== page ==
Cases studies from three North Sea turbidite reservoirs will be presented, which together demonstrate our current understanding of permeability and relative permeability upscaling. The three formations, the Magnus, Magnus Sand Member (MSM), the Magnus, Lower Kimmeridge Clay Formation (LKCF), and the Andrew reservoir each provide distinct challenges for reservoir modelling, either because of reservoir complexity, the fluids in place, or the phase of field life. To meet these challenges, several novel upscaling approaches have been developed. Their use will be explored and current best practice delineated. This best practice differs significantly from previous definitions of "effective permeability" by placing more emphasis on extracting multiple properties from the fine scale geologic models. Distinct upscaling calculations are required to assess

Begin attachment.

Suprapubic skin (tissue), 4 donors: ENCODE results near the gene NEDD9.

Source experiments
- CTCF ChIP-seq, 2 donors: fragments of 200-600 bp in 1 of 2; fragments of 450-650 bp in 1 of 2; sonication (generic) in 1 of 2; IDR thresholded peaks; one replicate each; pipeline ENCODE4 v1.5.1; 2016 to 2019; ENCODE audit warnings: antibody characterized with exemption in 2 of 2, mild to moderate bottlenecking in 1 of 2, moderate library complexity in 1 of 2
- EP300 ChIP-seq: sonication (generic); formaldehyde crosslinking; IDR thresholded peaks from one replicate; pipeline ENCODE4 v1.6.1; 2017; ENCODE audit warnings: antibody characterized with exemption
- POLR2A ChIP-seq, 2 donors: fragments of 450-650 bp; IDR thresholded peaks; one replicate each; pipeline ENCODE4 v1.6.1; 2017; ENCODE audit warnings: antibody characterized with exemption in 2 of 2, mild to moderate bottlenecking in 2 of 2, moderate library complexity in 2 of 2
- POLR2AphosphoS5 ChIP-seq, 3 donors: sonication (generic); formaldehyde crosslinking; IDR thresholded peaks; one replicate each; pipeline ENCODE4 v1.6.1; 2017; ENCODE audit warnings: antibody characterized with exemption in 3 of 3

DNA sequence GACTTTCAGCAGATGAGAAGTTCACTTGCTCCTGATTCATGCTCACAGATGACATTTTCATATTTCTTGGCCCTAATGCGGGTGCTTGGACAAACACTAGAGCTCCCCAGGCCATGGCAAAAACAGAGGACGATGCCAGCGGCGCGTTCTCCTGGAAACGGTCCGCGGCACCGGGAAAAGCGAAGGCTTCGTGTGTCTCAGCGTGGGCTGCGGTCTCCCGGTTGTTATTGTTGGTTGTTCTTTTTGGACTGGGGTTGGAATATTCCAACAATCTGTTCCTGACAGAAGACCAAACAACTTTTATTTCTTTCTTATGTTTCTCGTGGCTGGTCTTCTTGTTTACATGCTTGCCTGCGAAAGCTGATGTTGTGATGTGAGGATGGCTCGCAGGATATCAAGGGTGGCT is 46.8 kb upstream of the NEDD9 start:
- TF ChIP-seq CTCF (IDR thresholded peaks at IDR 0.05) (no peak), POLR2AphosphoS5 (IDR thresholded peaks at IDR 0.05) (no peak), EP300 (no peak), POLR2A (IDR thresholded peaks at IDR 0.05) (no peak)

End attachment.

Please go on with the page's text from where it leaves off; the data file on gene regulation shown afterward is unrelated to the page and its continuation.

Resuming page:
• the quality of sands,

  • the quality of barriers, and

  • the tortuosity of flow around these barriers.

Similarly, when constructing upscaled relative permeabilities, the "effective" curves are distinguished from the "pseudo" curves. The former describe the physical displacement of fluids, while the latter include the additional numerical dispersion corrections required when implementing the relative permeability functions within a coarsely gridded full field simulator.

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